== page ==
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The volatile keyword tells the compiler not to optimize the variable which is prefixed. The variable may change during run time by unknown source (not known by the compiler) maybe by an external interrupt etc.

Is there any other advantage of volatile? Does volatile apply to reading from files?

closed as too broad by user3386109, jim mcnamara, Micha Wiedenmann, Soner Gönül, durron597 May 27 '15 at 23:49

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    Are you sure the compiler knows all the interrupts and takes that into account when compiling the code? – M.M May 27 '15 at 3:36
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    The volatile keyword does no such thing. Seek clarification from within section 5.1.2.3p4. – autistic May 27 '15 at 3:42
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    without volatile how can you define and access memory-mapped registers? – phuclv May 27 '15 at 3:49
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    @undefinedbehaviour no, registers will be defined like #define SFR (volatile char *)0x1234. There's no OS for you to get memory-mapped files – phuclv May 27 '15 at 4:15
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    @undefined behaviour. Please, give me a code example where you avoid the use of volatile accessing a register of an AVR ATmega168? (I.E.: the TCNT1 register) ATmega168 datasheet – Sir Jo Black May 27 '15 at 12:08
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volatile keyword says to compiler do not optimize the variable which is prefixed with, the variable may change during run time by unknown source(not known to compiler) may be by an external interrupt etc.

No. The volatile keyword does not tell the compiler to disable or not optimize a variable; the volatile keyword tells the compiler that the variable (or rather the memory that the variable represents) may be modified externally to the program.

This has the effect that the compiler is no longer able to do the necessary analysis to determine if various optimizations are safe (that is functionally equivalent), so the compiler does not perform those optimizations. This is a necessary side-effect, but not the primarily purpose for the existence of the keyword.

The usage of volatile as a somewhat or slightly portable hack of acting like a pragma to disable the compiler's optimization is a fairly common pattern. Outside of embedded programming, this may be its most commonly encountered usage for application programmers.

The compiler knows all the interrupts of that controller. So in that case how the volatile keyword helps?

The volatile keyword means the memory contents can be modified outside of the program's control, either in another process, thread, or by external signals such as a hardware interrupt.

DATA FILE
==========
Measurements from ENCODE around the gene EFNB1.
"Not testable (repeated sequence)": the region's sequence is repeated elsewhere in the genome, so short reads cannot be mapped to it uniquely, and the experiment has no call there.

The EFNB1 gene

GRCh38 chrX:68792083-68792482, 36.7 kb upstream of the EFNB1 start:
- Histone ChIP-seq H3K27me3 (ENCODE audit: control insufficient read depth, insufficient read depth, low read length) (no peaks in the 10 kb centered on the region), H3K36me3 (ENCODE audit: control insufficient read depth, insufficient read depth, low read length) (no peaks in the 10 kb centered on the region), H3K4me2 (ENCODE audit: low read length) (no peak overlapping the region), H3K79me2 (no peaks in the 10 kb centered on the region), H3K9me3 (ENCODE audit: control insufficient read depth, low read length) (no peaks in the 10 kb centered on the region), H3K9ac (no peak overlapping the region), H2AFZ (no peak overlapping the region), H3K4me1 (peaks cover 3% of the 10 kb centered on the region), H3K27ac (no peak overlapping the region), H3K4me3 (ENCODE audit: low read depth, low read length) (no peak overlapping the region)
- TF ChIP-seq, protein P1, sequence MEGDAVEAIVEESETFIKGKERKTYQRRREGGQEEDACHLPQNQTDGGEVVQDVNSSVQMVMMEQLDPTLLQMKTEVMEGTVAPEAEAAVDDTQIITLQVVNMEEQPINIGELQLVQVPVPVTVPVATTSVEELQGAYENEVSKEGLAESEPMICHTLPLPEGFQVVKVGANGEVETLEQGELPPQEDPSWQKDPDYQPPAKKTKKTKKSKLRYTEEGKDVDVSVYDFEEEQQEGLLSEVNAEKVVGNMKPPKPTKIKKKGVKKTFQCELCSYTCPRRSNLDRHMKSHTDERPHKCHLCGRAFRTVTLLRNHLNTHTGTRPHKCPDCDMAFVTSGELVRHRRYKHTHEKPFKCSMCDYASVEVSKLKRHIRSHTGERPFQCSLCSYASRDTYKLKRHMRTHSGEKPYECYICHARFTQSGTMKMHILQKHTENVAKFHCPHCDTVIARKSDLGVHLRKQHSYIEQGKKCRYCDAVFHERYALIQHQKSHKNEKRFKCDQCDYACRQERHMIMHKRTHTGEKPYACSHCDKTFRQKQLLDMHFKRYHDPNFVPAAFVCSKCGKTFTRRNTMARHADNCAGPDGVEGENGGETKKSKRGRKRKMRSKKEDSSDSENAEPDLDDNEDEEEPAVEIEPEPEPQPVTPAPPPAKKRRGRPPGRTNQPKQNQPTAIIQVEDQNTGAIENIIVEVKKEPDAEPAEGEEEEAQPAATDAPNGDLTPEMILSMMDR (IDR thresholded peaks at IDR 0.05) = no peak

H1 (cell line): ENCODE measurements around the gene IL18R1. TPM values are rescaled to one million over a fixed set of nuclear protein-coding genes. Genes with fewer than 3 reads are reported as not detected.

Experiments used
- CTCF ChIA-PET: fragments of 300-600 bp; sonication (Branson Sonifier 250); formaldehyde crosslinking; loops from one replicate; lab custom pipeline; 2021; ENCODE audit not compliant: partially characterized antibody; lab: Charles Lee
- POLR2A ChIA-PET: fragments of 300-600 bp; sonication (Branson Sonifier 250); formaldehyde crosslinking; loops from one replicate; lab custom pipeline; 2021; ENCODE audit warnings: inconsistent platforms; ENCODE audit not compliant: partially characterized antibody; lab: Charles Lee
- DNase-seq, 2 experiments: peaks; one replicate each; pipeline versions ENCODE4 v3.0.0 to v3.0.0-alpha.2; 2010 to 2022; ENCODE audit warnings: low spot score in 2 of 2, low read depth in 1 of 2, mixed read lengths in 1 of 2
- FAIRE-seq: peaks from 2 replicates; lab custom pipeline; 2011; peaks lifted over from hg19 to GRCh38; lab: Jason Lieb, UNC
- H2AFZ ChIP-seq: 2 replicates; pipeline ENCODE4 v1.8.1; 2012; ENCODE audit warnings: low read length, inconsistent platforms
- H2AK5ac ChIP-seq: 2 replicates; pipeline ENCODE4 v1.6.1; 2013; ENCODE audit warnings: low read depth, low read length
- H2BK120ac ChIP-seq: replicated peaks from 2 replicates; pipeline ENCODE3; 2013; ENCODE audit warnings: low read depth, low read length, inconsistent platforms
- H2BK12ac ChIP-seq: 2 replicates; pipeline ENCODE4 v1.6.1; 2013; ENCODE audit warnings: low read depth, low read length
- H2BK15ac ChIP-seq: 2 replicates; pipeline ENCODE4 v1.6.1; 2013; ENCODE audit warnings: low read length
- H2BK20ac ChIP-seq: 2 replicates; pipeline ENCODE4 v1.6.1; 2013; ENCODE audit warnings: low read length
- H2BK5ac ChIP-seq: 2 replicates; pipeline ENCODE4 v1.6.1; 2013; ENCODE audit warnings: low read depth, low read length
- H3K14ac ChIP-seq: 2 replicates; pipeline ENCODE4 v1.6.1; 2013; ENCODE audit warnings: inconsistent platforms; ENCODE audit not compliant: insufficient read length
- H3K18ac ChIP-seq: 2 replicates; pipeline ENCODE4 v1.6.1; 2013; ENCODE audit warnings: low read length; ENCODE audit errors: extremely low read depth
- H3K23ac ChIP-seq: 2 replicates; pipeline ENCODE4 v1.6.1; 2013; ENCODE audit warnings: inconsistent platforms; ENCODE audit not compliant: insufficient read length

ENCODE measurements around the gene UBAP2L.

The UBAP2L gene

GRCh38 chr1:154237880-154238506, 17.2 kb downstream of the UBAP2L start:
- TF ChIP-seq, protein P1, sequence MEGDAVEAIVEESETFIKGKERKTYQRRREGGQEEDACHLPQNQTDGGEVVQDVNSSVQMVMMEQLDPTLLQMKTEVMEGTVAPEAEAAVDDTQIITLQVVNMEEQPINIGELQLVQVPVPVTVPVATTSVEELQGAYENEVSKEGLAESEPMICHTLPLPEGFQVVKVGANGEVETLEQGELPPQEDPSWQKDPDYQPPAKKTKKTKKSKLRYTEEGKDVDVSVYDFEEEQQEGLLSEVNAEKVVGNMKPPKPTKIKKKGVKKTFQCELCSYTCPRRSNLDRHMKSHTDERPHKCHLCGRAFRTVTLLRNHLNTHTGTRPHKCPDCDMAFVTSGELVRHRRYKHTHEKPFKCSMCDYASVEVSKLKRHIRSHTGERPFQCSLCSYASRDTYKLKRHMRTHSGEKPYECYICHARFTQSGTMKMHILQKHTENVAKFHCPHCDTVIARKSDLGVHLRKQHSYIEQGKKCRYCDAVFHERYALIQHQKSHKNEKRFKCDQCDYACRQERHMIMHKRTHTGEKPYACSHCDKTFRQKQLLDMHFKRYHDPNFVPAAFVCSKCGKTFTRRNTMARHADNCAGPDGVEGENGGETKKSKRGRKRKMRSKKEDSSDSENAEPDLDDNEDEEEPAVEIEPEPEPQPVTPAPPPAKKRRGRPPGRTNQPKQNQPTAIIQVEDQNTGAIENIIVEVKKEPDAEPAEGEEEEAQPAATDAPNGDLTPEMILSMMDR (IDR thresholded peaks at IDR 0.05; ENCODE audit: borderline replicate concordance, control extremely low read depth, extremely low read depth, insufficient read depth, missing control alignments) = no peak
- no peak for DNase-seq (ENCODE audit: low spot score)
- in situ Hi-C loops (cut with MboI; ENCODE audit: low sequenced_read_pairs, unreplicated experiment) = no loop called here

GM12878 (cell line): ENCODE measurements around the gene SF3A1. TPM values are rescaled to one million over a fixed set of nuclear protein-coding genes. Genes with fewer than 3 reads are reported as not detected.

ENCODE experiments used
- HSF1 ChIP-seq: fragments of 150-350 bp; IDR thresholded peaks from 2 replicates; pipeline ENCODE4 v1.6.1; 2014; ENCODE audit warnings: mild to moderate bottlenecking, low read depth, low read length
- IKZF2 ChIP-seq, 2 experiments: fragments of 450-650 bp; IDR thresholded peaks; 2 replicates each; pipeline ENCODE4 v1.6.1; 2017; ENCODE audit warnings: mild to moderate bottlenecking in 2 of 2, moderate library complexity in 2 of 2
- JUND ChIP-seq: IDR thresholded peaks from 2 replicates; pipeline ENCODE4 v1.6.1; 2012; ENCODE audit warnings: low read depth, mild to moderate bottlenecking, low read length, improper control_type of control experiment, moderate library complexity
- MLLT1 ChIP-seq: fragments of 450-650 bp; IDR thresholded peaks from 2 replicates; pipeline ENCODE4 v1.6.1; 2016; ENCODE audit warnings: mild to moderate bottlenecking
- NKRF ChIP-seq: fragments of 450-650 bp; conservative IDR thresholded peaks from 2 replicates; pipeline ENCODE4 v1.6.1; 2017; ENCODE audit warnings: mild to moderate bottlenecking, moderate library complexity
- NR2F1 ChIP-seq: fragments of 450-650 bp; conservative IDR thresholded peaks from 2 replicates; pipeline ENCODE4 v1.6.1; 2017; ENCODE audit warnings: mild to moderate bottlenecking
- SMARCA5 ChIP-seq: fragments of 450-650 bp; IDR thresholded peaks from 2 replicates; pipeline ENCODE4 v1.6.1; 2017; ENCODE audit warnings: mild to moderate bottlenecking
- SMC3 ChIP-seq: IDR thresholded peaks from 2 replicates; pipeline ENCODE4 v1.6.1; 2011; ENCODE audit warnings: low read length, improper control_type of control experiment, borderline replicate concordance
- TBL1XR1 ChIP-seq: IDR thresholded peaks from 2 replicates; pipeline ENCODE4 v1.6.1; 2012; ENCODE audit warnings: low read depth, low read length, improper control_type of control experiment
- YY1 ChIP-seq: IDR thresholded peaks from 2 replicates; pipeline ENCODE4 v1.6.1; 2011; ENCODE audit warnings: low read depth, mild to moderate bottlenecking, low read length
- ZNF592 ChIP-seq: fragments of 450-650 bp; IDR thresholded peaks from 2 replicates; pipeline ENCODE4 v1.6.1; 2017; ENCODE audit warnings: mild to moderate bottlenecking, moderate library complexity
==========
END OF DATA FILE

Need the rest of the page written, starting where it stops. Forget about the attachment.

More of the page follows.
Compilers don't "know" about interrupts, there may be system header files distributed with a compiler that define symbolic names for an interrupt, but that does not mean the compiler understands them.

Is there any other advantage of volatile?

Not that I can think of, beside what's described here.

[Does] volatile appl[y] to reading from files?

Except when used as an form of inter-process communication (IPC) or as a semaphore, the contents of a file are normally controlled by a single process, so the usage of volatile is not necessary.

  • Nice explanation Mr.mctylr, thank you. Now i got clear picture of how volatile keyword acts. – Lokesh V Gowda May 27 '15 at 5:01
  • And one more question, Can i assume I/O connected ADC as example. So ADC value changes anytime from outise world, this is not known to compiler. – Lokesh V Gowda May 27 '15 at 5:05
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    Yes an memory mapped I/O connection, such as an ADC input, is a good example of a case where volatile keyword may be used. The variable's contents are controlled outside of the program's control (i.e. it is controlled by the ADC), and so may change without the compiler knowing. – mctylr May 28 '15 at 0:37
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volatile actually tells the compiler the value of the variable may be changed outside its control flow. The most popular would be an interrupt or interrupt handler or a hardware register. For the latter, the compiler does actually not know when its value changes. Nor does it for an interrupt, as that only occurs at run-time.

Note that C assumes a single threaded program flow; the compiler does not have any idea of concurrent processes. Even less does it make assumptions on the underlying hardware.

For all other variables, the compiler may (gcc for instance actually will) assume it has full knowledge about the system state.

Also accesses to volatile variables may not be reordered with respect to each other. This is important when e.g. a UART requires the status register to be read first and then a new char may be stored to the transmit data register. For most MCUs, only this sequence will clear the flags properly. Very important: non-vloatile variables may be reordered as much as the compiler wants to (as long it does not change the program logic, of course).

Note that volatile does not guarantee atomicity and correct behaviour on multicore-systems or does protect against re-ordering of accesses by the hardware (memory controller, etc.) (well, the AVR is a bit underprivileged with all these ;-). That is one reason for locks and why hardware-areas in the memory map are treated special by the hardware (ordered, non-shared).

Edit: